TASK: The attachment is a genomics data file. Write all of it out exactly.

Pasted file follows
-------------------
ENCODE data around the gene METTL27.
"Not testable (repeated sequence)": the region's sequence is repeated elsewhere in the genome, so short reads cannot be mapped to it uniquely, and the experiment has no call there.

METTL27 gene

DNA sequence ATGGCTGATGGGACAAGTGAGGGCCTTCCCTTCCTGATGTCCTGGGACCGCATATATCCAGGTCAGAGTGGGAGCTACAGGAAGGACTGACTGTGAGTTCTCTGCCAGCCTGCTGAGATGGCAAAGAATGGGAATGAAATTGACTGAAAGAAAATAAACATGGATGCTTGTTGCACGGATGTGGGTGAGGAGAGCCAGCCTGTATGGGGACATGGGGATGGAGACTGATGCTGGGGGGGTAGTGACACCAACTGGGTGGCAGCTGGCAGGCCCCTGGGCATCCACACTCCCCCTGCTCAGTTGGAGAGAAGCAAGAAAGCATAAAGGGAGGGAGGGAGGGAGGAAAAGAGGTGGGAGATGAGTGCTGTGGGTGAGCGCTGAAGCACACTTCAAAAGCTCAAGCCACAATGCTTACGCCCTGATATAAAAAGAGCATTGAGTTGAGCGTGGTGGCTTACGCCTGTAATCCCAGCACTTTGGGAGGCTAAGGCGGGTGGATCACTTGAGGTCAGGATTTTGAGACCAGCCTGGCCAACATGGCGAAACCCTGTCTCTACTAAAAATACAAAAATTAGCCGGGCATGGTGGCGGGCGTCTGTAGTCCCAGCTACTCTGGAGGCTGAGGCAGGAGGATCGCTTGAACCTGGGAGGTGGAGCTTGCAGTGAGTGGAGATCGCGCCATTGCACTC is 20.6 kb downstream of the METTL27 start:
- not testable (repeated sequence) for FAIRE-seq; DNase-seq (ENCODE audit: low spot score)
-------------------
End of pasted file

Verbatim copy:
ENCODE data around the gene METTL27.
"Not testable (repeated sequence)": the region's sequence is repeated elsewhere in the genome, so short reads cannot be mapped to it uniquely, and the experiment has no call there.

METTL27 gene

DNA sequence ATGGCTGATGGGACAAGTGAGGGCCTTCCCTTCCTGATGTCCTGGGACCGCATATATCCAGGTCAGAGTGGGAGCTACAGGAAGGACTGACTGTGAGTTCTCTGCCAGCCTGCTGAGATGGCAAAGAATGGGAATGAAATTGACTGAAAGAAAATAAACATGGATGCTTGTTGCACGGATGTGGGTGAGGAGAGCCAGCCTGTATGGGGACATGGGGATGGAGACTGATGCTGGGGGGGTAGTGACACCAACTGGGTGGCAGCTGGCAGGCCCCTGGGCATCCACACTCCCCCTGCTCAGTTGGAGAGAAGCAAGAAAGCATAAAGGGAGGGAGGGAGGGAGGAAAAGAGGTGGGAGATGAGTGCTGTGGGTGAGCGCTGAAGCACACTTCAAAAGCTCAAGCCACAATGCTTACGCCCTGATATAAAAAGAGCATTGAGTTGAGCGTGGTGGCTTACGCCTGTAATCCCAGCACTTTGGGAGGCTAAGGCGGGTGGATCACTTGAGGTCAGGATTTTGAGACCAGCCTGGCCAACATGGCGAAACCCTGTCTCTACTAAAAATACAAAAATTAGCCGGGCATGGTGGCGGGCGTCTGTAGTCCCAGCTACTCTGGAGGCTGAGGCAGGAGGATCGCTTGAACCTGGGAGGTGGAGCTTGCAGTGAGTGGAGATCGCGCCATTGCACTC is 20.6 kb downstream of the METTL27 start:
- not testable (repeated sequence) for FAIRE-seq; DNase-seq (ENCODE audit: low spot score)